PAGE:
Turkey receives human rights review at UN

Deputy Prime Minister Arinc and his delegation attend review to present Turkey's human rights policy and practices.

Turkey receives human rights review at UN
World Bulletin / News Desk
 
 Turkey has had its second review of its human rights record, conducted by the UN Human Rights Council in Geneva

 Deputy Prime Minister Bülent Arinc and his delegation attended the review on Tuesday in order to present Turkey's human rights policy and practices. 

Arinc said in his opening speech that the evaluations and recommendations that would be made during the session would render an enhanced contribution to the protection and promotion of human rights in Turkey.

He said: "Over the last 12 years, comprehensive reforms on human rights have continuously been realized with an understanding which puts the individual at its center."

"No matter how great the progress we have made, we resolutely continue our efforts for achieving better."

Arinc also said that Turkey had taken strong steps towards protecting and promoting human rights over the past years by accelerating its reforms, and   displaying a stance which upholds democracy, the rule of law and the protection of human rights as the basis for building its future.

Criticisms and recommendations 

Several countries expressed concern over the rights of minorities including the Alevi community and the Kurds, while the U.S. criticized Turkey for "the rise of anti-Semitism". 

In response to U.S. criticism, Arinc said that anti-semitism was "alien" to Turkey.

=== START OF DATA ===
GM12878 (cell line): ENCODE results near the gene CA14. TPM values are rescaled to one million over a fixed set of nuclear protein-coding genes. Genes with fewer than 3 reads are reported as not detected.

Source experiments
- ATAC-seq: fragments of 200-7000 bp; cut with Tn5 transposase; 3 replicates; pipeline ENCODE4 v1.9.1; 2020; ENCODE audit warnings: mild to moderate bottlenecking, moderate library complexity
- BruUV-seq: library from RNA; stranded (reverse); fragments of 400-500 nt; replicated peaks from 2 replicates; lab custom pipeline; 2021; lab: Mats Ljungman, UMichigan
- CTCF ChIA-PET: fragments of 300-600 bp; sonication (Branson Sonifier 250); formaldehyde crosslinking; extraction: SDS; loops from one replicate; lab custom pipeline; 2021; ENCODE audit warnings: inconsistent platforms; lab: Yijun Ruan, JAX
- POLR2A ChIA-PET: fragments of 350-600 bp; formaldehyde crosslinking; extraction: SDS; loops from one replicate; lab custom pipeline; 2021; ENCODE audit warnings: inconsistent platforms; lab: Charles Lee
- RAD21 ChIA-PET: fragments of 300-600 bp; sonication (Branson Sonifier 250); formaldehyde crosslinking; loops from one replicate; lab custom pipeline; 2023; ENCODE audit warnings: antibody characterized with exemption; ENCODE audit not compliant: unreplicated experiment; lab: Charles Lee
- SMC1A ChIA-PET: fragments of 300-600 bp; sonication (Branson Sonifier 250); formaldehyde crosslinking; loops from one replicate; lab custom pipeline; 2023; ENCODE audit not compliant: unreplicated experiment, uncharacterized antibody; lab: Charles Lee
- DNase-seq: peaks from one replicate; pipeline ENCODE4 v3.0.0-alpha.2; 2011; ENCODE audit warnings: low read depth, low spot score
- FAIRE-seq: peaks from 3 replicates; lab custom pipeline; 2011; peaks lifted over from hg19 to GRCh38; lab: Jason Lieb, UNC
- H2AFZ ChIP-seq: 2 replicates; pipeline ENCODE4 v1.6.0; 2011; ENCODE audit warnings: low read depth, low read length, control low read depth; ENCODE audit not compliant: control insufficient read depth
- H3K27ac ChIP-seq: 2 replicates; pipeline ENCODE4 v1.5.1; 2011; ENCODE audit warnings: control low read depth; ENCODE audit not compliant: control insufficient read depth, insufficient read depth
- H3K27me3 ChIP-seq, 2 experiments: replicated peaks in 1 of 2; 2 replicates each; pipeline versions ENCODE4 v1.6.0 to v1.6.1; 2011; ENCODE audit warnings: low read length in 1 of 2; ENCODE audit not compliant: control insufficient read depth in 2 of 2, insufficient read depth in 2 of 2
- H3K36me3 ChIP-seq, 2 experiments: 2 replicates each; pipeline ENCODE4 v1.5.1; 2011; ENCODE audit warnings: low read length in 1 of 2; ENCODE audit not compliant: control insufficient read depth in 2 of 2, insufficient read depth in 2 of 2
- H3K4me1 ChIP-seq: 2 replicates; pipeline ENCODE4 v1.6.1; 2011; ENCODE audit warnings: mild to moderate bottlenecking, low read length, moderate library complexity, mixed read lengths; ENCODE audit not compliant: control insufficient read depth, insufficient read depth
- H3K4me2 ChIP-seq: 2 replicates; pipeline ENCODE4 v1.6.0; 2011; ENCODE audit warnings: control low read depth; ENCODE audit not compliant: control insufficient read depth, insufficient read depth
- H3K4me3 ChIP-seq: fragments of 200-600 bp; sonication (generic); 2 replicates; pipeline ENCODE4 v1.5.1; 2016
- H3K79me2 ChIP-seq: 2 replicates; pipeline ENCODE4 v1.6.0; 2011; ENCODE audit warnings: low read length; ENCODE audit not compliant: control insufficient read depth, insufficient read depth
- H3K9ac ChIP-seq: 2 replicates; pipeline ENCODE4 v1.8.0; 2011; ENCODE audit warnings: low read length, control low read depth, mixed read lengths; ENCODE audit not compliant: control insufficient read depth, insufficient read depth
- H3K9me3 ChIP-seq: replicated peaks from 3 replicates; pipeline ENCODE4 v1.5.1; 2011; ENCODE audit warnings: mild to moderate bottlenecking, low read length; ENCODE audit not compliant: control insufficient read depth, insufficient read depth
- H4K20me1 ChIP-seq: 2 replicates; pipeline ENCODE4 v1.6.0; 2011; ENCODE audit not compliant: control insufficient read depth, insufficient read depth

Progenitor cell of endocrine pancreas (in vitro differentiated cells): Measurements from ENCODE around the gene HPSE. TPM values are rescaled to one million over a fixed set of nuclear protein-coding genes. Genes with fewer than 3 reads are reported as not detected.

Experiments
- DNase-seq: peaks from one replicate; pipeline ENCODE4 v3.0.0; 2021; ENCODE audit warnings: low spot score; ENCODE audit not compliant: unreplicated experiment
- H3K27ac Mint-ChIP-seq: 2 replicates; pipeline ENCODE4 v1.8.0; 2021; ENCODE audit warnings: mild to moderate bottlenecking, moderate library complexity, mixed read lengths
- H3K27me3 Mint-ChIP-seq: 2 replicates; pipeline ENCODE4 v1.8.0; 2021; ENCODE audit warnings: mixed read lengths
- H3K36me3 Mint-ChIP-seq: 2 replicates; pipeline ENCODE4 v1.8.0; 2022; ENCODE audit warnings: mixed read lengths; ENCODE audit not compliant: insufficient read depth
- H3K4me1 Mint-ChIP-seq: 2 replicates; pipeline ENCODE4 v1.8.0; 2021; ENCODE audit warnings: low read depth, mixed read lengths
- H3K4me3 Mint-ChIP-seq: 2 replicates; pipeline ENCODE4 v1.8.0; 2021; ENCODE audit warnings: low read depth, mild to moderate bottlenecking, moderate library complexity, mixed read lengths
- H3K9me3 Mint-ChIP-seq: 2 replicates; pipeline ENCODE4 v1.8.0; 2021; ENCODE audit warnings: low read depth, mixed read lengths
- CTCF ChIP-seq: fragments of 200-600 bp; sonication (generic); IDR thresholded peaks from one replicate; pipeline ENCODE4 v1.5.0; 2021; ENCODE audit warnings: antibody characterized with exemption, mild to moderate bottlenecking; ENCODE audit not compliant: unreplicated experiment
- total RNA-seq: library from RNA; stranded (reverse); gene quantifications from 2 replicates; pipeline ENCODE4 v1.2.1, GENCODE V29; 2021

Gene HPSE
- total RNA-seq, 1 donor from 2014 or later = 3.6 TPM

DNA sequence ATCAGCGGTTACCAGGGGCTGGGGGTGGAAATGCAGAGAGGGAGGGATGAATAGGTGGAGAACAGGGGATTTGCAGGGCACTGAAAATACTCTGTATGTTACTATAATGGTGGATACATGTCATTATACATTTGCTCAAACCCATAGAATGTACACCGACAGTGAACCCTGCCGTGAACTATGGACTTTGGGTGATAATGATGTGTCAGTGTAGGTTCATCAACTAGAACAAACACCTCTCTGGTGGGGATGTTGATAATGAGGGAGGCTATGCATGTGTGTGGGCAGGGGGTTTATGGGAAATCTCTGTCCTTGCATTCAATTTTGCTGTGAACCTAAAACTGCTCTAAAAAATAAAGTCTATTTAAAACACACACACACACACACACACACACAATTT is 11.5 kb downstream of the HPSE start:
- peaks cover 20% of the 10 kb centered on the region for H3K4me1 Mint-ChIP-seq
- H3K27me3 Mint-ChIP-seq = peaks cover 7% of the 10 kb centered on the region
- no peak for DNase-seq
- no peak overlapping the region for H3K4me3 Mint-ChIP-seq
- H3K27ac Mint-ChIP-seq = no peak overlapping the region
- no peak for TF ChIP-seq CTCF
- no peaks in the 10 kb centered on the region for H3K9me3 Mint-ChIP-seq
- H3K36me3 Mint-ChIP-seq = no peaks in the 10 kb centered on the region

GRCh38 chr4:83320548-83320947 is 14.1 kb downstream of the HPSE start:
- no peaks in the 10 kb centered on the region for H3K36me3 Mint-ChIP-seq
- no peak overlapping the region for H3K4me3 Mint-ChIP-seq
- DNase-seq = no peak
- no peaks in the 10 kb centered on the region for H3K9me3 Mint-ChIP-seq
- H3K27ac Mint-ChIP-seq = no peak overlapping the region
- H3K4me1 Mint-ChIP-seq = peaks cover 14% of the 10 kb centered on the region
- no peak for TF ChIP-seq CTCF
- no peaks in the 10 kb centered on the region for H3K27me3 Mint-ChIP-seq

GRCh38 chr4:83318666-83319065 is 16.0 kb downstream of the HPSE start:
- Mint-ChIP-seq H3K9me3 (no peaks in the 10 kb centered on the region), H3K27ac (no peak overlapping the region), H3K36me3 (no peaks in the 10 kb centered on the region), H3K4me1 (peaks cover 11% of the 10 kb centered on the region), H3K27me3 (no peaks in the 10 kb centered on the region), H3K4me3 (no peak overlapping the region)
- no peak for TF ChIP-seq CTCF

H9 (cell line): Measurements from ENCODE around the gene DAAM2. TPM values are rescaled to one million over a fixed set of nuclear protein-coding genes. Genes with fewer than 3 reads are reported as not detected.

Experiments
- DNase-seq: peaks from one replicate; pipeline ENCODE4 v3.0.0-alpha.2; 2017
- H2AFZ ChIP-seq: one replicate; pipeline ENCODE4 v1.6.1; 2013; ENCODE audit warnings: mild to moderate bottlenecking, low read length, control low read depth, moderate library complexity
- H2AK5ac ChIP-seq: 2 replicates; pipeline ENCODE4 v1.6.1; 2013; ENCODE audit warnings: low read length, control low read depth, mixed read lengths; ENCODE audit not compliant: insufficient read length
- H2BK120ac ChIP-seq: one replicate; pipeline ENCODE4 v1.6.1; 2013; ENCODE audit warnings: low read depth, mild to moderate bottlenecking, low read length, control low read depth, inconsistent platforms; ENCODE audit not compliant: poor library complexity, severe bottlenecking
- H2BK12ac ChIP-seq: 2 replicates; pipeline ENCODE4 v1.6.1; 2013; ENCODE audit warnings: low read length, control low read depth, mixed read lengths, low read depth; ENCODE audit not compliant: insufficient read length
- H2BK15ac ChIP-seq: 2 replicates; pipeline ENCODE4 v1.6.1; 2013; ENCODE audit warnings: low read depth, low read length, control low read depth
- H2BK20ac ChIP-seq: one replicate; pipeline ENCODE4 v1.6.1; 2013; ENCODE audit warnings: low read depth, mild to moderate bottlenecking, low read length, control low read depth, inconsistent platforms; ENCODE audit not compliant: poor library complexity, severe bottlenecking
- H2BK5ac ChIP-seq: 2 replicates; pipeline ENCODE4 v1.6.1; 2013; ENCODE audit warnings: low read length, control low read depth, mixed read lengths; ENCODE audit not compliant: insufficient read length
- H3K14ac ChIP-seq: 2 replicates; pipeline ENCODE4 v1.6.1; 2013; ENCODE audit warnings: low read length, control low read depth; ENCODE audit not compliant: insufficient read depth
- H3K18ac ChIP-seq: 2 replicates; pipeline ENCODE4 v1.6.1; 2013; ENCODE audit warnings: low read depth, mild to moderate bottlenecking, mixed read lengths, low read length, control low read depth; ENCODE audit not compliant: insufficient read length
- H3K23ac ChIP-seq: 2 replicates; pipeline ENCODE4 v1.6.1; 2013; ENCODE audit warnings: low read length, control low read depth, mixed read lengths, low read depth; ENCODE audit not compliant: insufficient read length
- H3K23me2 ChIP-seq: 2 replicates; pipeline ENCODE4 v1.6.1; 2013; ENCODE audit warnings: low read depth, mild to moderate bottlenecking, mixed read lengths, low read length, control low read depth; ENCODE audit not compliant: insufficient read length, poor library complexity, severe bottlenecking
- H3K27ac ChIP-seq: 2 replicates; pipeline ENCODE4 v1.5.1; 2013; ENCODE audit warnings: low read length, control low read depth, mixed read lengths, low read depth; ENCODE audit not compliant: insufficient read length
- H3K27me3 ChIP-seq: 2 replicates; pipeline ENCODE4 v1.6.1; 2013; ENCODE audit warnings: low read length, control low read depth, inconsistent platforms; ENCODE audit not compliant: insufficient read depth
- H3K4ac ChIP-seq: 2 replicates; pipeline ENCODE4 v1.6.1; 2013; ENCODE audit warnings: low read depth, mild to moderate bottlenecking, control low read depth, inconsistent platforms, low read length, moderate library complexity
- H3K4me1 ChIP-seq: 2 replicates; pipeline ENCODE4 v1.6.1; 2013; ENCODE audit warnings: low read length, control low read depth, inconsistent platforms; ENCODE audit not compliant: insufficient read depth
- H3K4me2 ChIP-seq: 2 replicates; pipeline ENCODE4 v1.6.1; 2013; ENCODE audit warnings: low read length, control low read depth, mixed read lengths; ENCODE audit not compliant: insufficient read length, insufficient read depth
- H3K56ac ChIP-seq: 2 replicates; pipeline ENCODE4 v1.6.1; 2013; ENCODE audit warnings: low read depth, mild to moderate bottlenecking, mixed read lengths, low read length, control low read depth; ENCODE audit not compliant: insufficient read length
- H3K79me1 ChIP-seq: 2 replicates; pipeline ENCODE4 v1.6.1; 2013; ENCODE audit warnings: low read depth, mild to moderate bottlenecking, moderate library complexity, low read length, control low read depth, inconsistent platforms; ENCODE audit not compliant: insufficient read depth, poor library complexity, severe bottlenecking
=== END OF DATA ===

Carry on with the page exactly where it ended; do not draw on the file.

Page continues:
He added: "Throughout history Turkish homeland provided a safe haven to Jewish people who fled various persecutions."

"Any isolated  anti-Semitic statements are condemned at the highest level and the necessary judicial  or administrative steps are taken."

Turkey was advised to combat discrimination against non-Muslim minorities. 

Some countries on the review panel expressed concern over freedom of expression, media and freedom of assembly and detained journalists, and advised Turkey to "remove restrictions" on access to information, as well as renew its commitments to guaranteeing the rule of law.

Arinc said  in response that freedom of expression and media freedom were considered an "indispensable  part of democratic order" and efforts were continuously being made for their improvement. 

He also said that the detention of journalists was not related to their journalistic activities. 

Countries also recommended Turkey to adopt anti-discrimination measures against women, children and people with disabilities. 

Last Mod: 27 Ocak 2015, 16:28
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